This article will address a question that many of you have been asking: Hector, how do I reheat ribs without drying them out? In addition, I will explain many methods and tactics for reheating ribs using your grill and oven, plus a bonus tip.
Using a grill or a smoker is the preferred method for reheating ribs, but it is the slowest. Using the grill to reheat the ribs serves two purposes. Firstly, if you own a pellet smoker or grill, you will infuse the ribs with additional smoky flavor while reheating the ribs. Secondly, indirect heat can be used to warm the ribs. Although this technique is slow, the ribs will remain juicy.
The secret to reheating pork ribs is to do it at a low temperature and gradually. Putting the ribs in the microwave and shocking them with as much heat as possible to get them ready to eat quickly will certainly result in dry ribs.
Instead, follow the steps as follows. Wrap the ribs in aluminum foil first. While the ribs are warming and the internal temperature is rising, the foil will aid in retaining moisture. It is essential to use a quality meat thermometer to monitor the reheating process and to verify that the ribs’ internal temperature reaches at least 165 degrees Fahrenheit, which is the USDA-recommended temperature for reheating leftovers.
Once the ribs reach a temperature of around 160 degrees, remove the foil and let them finish reheating uncovered. This is the time to add additional barbecue sauce or a tiny bit of apple juice to the ribs to make them extra juicy.
The idea is to reheat the ribs to at least 160 degrees and then remove them from the foil wrap to prevent them from becoming mushy or from braising in their own juices.
How to reheat ribs using the grill or smoker
The grill is my preferred method for reheating ribs, but I’ll discuss alternative options later. To warm up leftover ribs, preheat the grill or smoker to 275 degrees, then place the ribs in the grill and monitor their internal temperature.
Remember to reheat the ribs wrapped in foil first, then remove the foil just before the ribs reach 165 degrees and finish warming uncovered. Again, the 165 degree mark is a safety guideline and recommendation by the USDA, but you can get the ribs a tad hotter if you prefer. Just be sure not to overcook them, as they will dry.
Reheating Ribs in the Oven
Suppose you do not want to use your grill or do not have access to one. You may also reheat ribs in the kitchen oven. The approach is identical to using your grill, with the exception that no additional smoky flavor will be imparted. The oven will also do a good job at reheating the ribs evenly.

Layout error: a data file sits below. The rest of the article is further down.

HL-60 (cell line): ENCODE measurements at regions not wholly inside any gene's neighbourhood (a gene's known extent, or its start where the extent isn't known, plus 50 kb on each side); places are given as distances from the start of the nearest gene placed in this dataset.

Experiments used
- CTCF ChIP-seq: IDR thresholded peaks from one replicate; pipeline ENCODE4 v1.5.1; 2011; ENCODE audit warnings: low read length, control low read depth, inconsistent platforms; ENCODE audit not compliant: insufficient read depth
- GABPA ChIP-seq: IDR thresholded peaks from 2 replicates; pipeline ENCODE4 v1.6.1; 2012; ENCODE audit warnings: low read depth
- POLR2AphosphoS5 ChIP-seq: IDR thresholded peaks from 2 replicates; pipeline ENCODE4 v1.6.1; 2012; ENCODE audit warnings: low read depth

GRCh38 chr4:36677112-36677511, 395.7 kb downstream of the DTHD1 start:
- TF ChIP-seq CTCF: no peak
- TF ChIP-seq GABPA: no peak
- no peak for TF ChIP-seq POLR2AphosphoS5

Follow the same approach employed in our “grill” warming method and preheat the oven to 275 degrees. It is OK to preheat the oven to a higher temperature since, as I’ve seen, ovens warm a bit slower.
However, you should not surpass 300 degrees, as the sugar in the ribs’s seasoning or barbecue sauce can caramelize and ruin the ribs.
Reheating ribs in an air fryer
Air fryers are another wonderful method for reheating ribs.
Air fryers are gaining in popularity, and manufacturers such as Ninja offer excellent and powerful air fryers.
However, use air fryers with caution while reheating ribs, since these machines can reach high temperatures quickly and dry out food fast. Also make sure that other air fryer functions, such as broil mode, are off.
Preheat the airfryer to between 250 and 275 degrees and set the wrapped ribs on a tray. Use a high-quality meat thermometer and observe the ribs until they reach 160 degrees. Unwrap and reheat to 165° or to taste; enjoy!
Why I use aluminum foil and the wrapping method
There are two main reasons I use aluminum foil to reheat ribs. Some people do it differently, and there are a lot of opinions, but this is how I like to do it and get good, consistent results.
First, the aluminum foil wrap traps all the moisture released by the meat as its temperature rises. The moisture inside the ribs is turned into steam, which helps keep the ribs moist and reheat them evenly.
Second, wrapping the ribs helps accelerate the reheating process, which means less time the ribs are exposed to heat and lower chances of them drying out.
There are different methods to reheat food, but the aim with reheating ribs is to prevent them from drying out. This is why I only use these three techniques, although you are welcome to experiment with your own methods and equipment.
My recommendation is to begin the warming procedure with the ribs wrapped, and then remove the wrapping to allow the ribs to get to temperature without cooking them in their own juices. This will allow for juice without sogginess in the ribs.